I know you’ve heard me mention it before, but Math on the Level does almost exactly what you say in this article! It is a list of concepts that you can proceed through at your own pace, in whatever sequence. You can make it as structured or as unstructured as you want. And computation of facts is totally separate. I had one child (RB) decide to memorize facts around age 12, and one child (LB) who wanted to learn them at age 6. Either way was fine. I have loved MOTL so much that a friend and I started creating the same thing for grammar – a list of concepts, any sequence, fun ideas for learning them, and a tiny bit of written work for those who are ready for that step. It is here: http://lbleducation.blogspot.com/

Thank you SO much for sharing, Robyn. You’re right, it’s a great idea to share a resource that has already been created to use as a spine for teaching math concepts globally. And how awesome of you to do the same thing for grammar! I think I need to start promoting certain types of products since I know so many really need the foundation, especially as they get started, or getting going on their shifting perspective

Yes, I think you nailed it. As the comfort level increases, you start to branch off on your own … but at the beginning, it helps to have something tangible for reference, to make sure you aren’t “forgetting something.” Also, I have found it helpful when talking to doubtful family members (you know, the ones who constantly ask “what curriculum are you using?) to be able to say, “oh yes, for math we are using X as our curriculum.” If they are open to new ideas, you can elaborate … or not, if you don’t feel like going there!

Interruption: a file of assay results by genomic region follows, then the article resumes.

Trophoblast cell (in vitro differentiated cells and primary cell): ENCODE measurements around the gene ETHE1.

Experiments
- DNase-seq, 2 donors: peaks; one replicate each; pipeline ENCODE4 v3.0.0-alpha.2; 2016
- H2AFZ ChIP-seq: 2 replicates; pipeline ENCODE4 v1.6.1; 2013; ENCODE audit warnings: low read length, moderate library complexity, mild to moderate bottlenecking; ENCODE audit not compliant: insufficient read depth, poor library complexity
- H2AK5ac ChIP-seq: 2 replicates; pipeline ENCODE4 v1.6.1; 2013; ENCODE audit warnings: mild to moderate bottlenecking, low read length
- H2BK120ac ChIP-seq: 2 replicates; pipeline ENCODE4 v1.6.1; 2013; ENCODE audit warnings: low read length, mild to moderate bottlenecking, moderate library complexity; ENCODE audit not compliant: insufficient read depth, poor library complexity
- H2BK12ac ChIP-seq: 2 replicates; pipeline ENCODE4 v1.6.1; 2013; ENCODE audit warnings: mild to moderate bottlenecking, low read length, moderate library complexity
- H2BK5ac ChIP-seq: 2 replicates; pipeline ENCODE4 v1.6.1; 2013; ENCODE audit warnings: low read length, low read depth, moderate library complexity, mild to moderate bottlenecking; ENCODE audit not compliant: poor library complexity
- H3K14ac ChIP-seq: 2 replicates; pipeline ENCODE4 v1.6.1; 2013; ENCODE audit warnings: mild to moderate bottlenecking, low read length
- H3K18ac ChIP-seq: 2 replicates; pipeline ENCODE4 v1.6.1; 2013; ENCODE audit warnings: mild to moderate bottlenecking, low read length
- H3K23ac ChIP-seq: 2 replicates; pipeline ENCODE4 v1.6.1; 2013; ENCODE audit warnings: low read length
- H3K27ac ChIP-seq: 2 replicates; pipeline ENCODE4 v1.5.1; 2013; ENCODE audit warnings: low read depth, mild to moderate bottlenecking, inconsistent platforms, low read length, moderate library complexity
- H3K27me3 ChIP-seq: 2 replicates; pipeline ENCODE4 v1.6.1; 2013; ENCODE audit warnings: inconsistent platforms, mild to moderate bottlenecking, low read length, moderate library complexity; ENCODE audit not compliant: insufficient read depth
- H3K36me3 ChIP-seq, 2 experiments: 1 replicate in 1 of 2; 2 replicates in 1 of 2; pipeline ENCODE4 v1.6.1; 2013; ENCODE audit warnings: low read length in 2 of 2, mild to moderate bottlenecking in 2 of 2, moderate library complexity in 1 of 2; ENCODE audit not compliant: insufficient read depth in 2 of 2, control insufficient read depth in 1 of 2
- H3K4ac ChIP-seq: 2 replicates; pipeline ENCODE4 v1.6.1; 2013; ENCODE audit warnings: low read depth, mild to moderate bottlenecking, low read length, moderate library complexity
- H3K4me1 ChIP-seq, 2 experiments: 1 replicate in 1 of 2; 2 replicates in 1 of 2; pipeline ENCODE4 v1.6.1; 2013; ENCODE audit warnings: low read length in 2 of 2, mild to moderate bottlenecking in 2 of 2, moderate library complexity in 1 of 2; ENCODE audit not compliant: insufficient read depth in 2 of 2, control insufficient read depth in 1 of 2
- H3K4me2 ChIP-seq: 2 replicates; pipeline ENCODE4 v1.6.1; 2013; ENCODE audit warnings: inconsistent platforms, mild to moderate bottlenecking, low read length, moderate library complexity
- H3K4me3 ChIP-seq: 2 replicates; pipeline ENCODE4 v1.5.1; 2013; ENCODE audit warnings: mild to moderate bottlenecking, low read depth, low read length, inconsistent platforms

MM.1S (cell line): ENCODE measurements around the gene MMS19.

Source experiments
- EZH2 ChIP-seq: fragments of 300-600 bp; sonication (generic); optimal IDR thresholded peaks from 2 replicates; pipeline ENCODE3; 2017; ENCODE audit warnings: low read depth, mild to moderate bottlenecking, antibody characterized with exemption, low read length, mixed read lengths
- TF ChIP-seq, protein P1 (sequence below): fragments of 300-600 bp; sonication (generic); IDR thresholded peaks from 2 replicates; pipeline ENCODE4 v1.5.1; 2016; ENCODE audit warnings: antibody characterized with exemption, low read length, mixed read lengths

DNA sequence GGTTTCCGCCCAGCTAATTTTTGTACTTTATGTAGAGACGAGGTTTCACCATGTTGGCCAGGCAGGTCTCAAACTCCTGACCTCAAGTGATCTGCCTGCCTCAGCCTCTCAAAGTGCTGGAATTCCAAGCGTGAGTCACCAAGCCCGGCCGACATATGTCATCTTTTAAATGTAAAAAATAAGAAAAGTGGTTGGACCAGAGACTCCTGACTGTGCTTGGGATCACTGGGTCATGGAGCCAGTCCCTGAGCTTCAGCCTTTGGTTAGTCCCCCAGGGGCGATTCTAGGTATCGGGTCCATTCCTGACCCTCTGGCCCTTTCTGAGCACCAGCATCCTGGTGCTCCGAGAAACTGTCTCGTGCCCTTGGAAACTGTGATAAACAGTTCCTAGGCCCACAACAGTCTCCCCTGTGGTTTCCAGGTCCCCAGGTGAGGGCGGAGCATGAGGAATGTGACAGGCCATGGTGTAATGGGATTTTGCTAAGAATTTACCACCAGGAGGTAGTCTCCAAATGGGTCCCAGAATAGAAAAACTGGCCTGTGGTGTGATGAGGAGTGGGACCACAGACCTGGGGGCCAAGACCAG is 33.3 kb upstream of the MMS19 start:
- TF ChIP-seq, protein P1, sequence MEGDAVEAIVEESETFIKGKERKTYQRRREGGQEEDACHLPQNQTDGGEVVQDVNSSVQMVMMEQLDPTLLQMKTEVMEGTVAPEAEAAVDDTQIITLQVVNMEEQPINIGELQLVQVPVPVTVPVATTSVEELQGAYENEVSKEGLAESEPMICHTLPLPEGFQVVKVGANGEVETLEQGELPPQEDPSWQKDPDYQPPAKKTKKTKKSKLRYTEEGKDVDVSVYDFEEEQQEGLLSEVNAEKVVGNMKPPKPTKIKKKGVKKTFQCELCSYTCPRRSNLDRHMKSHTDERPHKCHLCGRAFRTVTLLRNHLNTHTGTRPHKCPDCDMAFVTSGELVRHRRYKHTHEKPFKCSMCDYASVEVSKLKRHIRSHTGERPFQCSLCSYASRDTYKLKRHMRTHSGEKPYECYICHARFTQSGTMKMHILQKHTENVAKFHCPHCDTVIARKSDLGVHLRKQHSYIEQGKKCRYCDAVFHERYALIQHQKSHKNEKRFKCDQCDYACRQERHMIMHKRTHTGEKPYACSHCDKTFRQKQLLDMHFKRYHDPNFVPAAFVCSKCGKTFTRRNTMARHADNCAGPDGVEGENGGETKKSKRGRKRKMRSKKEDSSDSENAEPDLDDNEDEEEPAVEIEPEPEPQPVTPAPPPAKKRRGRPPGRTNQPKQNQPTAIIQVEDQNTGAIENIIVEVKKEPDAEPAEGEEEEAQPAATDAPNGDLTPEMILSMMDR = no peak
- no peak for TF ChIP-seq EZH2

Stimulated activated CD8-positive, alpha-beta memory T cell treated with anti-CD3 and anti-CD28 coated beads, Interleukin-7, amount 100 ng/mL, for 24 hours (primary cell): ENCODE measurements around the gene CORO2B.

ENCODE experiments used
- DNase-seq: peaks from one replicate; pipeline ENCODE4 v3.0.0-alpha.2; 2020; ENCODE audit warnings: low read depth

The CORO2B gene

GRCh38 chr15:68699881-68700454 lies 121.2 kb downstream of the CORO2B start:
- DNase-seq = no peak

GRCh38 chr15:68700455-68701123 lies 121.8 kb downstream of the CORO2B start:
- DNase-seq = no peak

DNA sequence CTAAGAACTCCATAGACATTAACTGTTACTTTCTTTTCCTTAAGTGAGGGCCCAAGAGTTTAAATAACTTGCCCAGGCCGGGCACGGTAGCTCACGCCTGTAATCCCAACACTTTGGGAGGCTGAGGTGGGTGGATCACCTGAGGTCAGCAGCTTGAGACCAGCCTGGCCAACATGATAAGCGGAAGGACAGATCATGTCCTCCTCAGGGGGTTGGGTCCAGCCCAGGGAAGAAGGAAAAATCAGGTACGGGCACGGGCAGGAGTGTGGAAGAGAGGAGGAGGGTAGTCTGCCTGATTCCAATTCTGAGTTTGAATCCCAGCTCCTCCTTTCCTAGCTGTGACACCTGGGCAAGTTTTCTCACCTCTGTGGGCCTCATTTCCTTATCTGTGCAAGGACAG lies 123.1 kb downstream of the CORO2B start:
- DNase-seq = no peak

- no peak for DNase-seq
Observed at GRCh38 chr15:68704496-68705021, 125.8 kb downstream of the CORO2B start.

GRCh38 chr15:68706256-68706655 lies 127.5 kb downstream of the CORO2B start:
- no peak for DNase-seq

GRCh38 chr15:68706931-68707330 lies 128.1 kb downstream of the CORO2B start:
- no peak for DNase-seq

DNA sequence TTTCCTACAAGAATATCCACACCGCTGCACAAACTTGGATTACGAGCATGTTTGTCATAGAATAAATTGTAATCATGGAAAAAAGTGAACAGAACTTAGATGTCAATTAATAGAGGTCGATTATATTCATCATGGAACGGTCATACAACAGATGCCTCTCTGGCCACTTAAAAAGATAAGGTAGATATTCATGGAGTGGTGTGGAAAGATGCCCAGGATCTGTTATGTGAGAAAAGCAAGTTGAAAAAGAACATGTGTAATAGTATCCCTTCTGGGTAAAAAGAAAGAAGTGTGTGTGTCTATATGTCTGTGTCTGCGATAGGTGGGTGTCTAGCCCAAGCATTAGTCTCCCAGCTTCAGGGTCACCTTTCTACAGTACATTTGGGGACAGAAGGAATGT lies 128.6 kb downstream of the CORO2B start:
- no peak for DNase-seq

Thank you so much Cindy! This is exactly what my brain was needing, the visual. Your words give me reassurance. You’re SO right, I have no problem exploring other subject in this manner, I just needed to see what it looks like. My boys were oohing and awwing over the pictures of the book suggestions. It’s funny when my oldest was 5 he found a math picture book that explored multiplication, he went to it over and over again. He was telling me then what he needed. Wish I would of had the confidence to listen and follow then.